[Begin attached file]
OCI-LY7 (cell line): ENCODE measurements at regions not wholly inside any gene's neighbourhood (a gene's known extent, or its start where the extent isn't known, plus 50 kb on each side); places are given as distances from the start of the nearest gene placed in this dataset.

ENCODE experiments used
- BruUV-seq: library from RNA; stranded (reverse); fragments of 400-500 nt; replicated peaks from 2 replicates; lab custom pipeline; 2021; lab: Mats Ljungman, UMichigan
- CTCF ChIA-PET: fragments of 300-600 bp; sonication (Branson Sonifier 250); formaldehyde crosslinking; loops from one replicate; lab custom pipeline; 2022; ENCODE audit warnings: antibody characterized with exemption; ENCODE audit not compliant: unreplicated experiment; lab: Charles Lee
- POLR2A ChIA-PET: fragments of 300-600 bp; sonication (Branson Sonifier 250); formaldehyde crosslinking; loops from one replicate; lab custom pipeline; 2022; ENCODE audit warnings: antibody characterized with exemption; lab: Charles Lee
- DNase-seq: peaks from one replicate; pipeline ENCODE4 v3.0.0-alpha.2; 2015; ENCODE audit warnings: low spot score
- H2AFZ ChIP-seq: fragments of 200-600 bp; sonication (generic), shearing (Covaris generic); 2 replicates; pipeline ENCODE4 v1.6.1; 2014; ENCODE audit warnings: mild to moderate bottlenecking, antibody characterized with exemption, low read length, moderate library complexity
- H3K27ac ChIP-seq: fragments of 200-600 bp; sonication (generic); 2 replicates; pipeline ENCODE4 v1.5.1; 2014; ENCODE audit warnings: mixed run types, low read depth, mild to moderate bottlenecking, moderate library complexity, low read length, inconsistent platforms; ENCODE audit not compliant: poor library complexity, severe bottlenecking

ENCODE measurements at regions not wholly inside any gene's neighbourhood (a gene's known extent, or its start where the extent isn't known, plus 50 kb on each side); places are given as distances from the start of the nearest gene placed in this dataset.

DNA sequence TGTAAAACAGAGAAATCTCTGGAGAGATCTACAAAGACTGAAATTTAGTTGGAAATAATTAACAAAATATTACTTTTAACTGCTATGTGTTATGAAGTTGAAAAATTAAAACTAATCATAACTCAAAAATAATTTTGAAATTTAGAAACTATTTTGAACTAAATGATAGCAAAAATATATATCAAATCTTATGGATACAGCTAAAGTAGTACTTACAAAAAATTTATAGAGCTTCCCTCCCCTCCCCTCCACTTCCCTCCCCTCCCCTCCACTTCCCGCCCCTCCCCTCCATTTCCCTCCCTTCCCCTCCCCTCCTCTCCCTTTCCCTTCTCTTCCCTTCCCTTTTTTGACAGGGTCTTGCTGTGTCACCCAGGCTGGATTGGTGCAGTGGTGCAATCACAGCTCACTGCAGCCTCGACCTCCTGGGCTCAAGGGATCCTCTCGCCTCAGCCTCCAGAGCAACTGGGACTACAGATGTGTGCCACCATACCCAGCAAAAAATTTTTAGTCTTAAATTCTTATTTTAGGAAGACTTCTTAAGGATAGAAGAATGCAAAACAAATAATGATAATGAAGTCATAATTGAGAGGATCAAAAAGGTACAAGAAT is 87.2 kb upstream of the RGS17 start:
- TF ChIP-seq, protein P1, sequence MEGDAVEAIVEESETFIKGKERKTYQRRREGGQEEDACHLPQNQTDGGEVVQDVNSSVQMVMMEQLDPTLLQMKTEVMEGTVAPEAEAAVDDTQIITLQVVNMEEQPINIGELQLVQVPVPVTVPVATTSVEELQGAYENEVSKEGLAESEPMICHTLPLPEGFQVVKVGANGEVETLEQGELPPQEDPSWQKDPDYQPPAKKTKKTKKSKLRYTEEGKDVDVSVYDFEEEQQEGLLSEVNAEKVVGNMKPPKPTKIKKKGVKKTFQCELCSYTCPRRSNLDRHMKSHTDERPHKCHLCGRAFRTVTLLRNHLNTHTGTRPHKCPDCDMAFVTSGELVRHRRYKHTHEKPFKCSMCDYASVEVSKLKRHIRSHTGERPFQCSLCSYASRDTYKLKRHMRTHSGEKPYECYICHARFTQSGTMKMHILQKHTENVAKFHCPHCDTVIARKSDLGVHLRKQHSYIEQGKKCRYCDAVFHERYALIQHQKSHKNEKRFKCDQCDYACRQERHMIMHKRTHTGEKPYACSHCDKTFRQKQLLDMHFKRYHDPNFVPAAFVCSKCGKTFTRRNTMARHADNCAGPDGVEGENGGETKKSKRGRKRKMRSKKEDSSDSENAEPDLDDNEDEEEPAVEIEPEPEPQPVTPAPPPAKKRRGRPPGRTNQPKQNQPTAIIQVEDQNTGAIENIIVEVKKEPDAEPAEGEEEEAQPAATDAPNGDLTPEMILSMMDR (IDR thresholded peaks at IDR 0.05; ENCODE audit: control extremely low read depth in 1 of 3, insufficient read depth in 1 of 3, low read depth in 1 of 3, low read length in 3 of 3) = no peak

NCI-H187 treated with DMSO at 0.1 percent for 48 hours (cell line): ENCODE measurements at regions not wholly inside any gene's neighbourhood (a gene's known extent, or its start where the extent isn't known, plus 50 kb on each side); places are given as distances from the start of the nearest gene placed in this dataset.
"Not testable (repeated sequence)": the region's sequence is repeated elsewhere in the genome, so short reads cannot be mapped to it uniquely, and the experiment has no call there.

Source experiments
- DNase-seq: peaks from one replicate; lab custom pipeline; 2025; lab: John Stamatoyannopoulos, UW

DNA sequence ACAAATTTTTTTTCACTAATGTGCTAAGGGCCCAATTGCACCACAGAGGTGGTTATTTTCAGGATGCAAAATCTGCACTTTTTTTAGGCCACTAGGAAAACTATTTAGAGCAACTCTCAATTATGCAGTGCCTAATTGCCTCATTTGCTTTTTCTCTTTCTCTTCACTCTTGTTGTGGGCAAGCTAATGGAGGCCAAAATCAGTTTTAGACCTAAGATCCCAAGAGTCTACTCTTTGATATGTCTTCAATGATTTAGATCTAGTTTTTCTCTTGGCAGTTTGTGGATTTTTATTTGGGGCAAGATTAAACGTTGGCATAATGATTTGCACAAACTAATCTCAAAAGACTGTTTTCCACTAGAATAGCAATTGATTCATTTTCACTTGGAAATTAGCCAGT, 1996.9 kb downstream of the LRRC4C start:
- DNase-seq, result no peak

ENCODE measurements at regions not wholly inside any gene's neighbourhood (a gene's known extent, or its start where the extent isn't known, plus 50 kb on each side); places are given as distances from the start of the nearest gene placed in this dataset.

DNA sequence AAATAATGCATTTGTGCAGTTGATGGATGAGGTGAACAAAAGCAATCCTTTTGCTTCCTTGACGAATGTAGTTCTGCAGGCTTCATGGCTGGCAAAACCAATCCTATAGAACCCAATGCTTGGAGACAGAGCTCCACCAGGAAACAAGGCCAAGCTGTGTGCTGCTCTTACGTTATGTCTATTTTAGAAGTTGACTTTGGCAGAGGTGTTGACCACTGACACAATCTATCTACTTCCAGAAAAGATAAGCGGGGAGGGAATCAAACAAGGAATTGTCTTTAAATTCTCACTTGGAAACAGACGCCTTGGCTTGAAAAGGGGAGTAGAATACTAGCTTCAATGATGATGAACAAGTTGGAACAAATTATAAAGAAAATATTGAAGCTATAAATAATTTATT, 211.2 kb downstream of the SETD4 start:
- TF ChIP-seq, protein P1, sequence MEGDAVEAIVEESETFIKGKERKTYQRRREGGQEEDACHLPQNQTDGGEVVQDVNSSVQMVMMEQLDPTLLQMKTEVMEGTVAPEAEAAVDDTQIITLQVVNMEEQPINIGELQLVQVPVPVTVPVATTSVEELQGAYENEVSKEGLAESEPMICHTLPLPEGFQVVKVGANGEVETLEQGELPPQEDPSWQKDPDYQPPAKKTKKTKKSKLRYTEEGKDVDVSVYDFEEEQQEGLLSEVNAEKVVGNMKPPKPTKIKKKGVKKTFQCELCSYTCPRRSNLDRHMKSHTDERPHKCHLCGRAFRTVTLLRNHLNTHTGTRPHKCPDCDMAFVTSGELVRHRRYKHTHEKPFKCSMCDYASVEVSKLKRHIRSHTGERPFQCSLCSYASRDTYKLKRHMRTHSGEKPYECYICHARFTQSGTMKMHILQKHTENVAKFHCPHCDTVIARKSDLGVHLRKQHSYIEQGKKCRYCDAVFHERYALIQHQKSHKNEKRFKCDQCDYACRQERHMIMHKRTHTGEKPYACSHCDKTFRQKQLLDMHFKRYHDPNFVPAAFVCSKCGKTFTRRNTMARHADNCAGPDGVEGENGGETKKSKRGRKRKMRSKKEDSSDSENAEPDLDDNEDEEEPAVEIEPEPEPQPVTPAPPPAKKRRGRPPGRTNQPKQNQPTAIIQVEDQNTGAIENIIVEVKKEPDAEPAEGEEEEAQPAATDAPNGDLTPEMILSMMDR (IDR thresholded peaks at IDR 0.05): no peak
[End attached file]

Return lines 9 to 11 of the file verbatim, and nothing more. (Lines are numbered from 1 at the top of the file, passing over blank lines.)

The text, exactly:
ENCODE measurements at regions not wholly inside any gene's neighbourhood (a gene's known extent, or its start where the extent isn't known, plus 50 kb on each side); places are given as distances from the start of the nearest gene placed in this dataset.

DNA sequence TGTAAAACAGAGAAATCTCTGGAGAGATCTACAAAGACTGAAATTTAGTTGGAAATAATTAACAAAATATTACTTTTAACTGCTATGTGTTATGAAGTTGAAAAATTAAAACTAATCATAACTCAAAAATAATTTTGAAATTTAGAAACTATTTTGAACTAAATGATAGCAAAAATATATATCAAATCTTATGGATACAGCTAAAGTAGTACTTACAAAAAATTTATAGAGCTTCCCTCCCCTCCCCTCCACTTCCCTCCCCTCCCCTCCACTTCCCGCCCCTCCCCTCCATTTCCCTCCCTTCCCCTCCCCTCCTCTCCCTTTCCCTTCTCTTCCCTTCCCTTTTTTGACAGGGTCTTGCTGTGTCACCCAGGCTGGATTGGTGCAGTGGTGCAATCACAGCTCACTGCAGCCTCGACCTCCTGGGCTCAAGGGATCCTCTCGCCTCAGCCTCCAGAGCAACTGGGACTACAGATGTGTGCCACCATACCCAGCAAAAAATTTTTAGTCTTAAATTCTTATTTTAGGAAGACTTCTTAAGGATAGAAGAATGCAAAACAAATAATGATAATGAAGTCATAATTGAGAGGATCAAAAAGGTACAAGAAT is 87.2 kb upstream of the RGS17 start:
- TF ChIP-seq, protein P1, sequence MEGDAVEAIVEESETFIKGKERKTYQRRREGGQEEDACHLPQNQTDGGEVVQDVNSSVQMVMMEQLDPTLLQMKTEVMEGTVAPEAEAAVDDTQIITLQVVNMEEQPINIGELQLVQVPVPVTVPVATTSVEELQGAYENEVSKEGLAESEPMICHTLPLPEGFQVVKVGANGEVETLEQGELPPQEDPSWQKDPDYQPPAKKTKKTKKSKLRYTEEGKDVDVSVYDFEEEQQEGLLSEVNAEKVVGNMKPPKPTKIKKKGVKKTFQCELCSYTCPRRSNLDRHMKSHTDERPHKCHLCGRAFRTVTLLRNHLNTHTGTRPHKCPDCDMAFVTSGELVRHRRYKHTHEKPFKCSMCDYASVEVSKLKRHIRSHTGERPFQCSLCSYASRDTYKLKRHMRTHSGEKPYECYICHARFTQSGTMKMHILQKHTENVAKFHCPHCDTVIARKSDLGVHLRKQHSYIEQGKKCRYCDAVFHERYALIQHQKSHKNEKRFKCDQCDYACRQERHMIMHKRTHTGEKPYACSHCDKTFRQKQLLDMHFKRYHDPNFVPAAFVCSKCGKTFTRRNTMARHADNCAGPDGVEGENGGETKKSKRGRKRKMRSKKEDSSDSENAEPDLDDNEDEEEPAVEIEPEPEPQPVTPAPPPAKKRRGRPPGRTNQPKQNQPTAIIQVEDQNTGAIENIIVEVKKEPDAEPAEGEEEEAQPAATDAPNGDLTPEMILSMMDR (IDR thresholded peaks at IDR 0.05; ENCODE audit: control extremely low read depth in 1 of 3, insufficient read depth in 1 of 3, low read depth in 1 of 3, low read length in 3 of 3) = no peak